By now, it seems, there’s hardly a corner of the world that hasn’t hosted a TEDx event. More than 13,500 of them have been held globally, with 3,174 cities across 173 countries (including Cuba) hosting the wildly popular series of talks in which speakers are selected to share “ideas worth spreading.”
Still, there’s room for innovation.
On Friday, September 4, the first-ever bilingual, binational, cross-border TEDx event will occur on the U.S.-Mexico border. Called TEDxMonumento258, the name references a monument on the Mexico side of the border that marks “the first point of demarcation nearest the Pacific Ocean, and signifies a common touchpoint between seemingly disparate cultures.”
The TEDx event, organized by the directors of TEDxSanDiego and TEDxTijuana and approved by US Customs and Border Protection, was organized to explore the theme “ideas without borders.” And yet, a very real border–the wall that marks the boundary between the United States and Mexico–will be a powerful reminder that ideas may be able to cross borders fluidly, but such crossings aren’t so easy for people.
In fact, organizers are using the border wall as a symbolic means to spur the cross-border conversation; some speakers will start their talk on one side of the wall and will drive across the border and resume their talk on the other side. They will also speak in English and in Spanish, an acknowledgment of their diverse audience– and their own diversity.
Rick Najera, one of the dozen speakers invited to participate in TEDxMonumento258, says he agreed to participate because he “wanted to address the topic of the border from a perspective of someone who is from that area.” Najera, author of the book Almost White: Forced Confessions of a Latino in Hollywood, says that the border–and the Tijuana-San Diego nexus in particular–has become a misunderstood political flashpoint.
The timing of TEDxMonumento258, Najera says, is perfect because the Republican Party–and Donald Trump, in particular–are “painting pictures of a border out of control.” This “broken border narrative,” he adds, “feeds racism and ignorance toward the 54 million Latinos in the United States.”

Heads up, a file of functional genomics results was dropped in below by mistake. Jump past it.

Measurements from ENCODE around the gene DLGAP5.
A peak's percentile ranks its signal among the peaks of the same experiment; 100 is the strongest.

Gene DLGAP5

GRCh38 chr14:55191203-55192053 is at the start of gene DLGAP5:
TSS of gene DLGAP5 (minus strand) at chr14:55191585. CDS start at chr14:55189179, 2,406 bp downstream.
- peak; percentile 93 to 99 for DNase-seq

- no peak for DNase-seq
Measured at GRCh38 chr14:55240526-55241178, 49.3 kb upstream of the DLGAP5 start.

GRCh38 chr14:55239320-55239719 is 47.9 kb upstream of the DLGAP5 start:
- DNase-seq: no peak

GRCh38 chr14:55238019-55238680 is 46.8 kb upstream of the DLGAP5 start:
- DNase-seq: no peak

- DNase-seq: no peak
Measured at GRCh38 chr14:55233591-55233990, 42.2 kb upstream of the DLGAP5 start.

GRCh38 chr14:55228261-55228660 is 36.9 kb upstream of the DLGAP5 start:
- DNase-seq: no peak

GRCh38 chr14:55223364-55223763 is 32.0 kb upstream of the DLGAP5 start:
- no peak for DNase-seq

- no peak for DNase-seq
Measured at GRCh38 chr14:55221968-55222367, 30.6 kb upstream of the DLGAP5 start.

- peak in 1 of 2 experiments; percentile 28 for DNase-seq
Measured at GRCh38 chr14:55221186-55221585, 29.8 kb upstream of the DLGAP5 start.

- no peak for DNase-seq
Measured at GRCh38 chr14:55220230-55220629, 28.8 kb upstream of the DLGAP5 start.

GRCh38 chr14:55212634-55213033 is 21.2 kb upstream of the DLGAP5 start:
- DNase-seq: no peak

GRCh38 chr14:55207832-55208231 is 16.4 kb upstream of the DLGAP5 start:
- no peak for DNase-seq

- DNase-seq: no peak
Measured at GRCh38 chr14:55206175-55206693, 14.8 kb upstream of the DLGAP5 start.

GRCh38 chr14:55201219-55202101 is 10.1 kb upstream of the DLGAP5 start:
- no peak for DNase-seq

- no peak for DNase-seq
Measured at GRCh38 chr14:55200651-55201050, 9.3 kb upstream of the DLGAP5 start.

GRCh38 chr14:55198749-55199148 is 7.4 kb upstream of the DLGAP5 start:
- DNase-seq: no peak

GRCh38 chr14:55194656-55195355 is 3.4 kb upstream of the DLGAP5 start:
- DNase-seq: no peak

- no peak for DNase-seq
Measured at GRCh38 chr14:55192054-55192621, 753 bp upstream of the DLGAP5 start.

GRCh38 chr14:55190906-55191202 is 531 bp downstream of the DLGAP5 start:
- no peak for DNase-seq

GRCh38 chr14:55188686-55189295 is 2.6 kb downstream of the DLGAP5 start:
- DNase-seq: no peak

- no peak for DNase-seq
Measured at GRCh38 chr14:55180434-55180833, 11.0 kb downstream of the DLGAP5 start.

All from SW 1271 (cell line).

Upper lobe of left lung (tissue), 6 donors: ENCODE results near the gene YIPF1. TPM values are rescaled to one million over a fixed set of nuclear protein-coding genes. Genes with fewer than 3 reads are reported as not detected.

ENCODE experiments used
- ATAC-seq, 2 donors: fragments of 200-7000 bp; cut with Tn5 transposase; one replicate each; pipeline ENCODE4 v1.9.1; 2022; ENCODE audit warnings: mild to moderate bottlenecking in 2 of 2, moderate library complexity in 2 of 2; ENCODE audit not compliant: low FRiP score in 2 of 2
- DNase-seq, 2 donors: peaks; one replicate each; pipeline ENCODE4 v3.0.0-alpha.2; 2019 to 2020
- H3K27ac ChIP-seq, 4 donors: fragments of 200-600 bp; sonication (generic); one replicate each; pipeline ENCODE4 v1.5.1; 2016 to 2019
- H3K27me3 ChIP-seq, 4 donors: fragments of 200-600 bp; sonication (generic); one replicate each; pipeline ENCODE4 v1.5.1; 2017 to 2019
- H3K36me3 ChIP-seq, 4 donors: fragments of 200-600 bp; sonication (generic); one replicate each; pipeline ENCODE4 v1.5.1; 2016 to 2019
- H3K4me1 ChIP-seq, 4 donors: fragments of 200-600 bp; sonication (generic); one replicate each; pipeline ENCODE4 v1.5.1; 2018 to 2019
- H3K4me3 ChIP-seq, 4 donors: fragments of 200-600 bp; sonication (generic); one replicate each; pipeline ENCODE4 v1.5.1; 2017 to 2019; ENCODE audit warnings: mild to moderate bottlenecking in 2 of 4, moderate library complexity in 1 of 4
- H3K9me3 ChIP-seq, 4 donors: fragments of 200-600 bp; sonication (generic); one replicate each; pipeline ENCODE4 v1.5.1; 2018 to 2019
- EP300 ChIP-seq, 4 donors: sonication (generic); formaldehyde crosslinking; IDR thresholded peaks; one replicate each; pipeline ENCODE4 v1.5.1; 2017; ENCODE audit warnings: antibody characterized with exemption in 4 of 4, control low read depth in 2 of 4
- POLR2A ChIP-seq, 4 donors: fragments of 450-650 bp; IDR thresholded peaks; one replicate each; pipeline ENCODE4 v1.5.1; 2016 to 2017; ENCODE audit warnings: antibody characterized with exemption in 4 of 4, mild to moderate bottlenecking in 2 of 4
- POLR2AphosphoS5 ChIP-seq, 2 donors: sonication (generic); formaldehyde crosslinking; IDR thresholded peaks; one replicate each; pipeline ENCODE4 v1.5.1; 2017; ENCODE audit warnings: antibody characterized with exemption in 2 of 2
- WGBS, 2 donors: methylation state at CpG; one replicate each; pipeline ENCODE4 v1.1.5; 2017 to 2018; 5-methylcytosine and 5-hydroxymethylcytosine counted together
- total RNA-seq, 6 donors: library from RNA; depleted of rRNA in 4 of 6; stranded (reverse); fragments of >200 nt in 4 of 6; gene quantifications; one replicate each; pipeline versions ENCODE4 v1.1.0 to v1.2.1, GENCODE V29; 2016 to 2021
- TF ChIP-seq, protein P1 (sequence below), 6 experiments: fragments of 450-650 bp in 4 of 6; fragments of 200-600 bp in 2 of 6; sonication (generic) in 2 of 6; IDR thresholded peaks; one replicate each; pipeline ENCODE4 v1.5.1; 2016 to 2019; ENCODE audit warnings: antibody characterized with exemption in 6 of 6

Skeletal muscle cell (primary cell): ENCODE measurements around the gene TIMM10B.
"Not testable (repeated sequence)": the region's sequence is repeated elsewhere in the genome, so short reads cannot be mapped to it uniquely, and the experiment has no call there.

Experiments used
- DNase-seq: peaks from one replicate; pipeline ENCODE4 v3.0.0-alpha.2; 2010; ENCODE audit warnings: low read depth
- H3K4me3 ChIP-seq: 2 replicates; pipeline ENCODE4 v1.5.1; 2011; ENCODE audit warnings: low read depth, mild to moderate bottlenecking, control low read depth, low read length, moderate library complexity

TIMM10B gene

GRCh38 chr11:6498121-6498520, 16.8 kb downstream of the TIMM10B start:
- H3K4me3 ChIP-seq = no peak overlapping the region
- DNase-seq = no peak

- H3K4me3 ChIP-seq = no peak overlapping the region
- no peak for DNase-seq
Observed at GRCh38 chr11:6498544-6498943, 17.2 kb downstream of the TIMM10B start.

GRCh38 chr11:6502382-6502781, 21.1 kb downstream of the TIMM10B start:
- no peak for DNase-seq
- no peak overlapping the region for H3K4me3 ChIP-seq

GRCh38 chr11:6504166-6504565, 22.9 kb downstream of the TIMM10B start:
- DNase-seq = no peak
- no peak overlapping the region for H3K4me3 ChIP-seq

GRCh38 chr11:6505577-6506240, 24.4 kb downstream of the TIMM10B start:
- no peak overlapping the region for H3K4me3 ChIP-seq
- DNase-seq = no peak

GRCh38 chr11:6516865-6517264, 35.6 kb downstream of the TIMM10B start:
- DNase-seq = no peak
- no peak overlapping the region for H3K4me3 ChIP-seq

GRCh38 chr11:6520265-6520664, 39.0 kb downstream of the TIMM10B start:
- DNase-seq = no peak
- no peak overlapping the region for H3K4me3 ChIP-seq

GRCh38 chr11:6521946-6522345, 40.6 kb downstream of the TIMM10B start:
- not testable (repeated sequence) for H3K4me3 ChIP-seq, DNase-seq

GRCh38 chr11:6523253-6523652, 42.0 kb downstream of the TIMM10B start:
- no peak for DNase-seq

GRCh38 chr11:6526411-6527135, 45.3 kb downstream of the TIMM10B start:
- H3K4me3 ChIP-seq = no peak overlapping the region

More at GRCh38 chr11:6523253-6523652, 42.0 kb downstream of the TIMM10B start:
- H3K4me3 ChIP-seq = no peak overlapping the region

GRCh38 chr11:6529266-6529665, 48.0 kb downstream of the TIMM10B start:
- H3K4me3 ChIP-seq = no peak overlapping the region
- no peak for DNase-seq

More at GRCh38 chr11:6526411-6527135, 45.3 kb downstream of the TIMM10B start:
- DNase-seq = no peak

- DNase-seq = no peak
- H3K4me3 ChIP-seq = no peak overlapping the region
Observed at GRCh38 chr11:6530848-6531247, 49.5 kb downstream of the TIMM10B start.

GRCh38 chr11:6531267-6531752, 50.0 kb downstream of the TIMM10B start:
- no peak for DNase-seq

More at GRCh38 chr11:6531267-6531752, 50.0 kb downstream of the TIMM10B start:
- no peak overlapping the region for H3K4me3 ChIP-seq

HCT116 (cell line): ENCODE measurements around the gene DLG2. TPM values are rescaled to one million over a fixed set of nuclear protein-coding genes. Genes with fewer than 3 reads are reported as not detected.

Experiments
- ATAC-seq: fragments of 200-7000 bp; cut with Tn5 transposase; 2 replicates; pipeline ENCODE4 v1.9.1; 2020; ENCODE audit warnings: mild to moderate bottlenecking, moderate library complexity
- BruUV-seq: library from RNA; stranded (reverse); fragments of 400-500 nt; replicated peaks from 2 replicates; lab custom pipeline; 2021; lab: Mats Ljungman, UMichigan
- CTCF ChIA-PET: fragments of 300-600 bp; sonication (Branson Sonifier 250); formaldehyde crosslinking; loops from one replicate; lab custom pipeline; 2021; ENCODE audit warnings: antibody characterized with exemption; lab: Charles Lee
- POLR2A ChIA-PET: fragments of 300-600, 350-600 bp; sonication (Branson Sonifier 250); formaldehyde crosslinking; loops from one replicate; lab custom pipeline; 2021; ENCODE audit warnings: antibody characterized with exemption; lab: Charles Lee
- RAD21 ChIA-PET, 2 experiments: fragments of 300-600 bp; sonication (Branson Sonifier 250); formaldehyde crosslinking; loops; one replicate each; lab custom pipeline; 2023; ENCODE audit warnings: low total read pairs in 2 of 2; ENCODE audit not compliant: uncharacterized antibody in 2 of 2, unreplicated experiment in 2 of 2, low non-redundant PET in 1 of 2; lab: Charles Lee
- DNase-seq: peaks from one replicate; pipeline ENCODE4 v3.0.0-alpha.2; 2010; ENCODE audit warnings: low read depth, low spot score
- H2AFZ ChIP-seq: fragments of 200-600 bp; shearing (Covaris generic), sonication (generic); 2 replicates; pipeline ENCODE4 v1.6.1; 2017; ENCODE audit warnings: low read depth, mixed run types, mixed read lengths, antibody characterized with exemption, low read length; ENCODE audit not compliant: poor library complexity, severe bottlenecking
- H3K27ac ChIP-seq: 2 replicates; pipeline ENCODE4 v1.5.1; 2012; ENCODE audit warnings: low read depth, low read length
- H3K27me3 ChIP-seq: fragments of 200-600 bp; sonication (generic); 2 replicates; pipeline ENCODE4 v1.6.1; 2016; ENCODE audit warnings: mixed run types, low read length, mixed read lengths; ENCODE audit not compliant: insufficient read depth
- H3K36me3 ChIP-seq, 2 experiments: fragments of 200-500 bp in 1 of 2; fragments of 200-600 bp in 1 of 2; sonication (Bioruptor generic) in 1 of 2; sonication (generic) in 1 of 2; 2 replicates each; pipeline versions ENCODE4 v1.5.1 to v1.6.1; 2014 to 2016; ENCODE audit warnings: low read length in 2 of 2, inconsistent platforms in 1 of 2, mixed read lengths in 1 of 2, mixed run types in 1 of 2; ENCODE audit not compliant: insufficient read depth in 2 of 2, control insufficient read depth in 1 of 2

Najera will be joined by a roster of other speakers who represent the fields of activism, education, music, science, and cross-border policy. The TEDx event will also include a performance by a community youth orchestra that is part of an intervention program offered in high-risk communities in Tijuana, Ensenada, and Mexicali.
Organizers expect the event to draw more than 600 people to the border, with many more watching the talks online. Viewing areas will be set up in Mexico and the U.S., though Mark Lovett, the chief organizer of the event, says Customs and Border Protection are limiting audience size on the U.S. side to 100 people. Lovett, who is also the organizer of TEDxSanDiego, says that while there will be no video screens on which speakers will be projected, attendees will “have the ability to see the speaker on the other side through the fence and speakers in Mexico will amplify the sound.”
“We hope the story of TEDxMonumento258 will serve as an inspiration to border areas around the world,” Lovett says about his goals for the event. He adds that in the process of organizing TEDxMonumento258, he has met dozens of people, both individuals and those affiliated with community-based organizations, who are passionate about the border and want to improve livelihoods and relationships for and among the people who live on both sides. It is Lovett’s hope that Najera and other speakers will offer some ideas about how that objective can be achieved.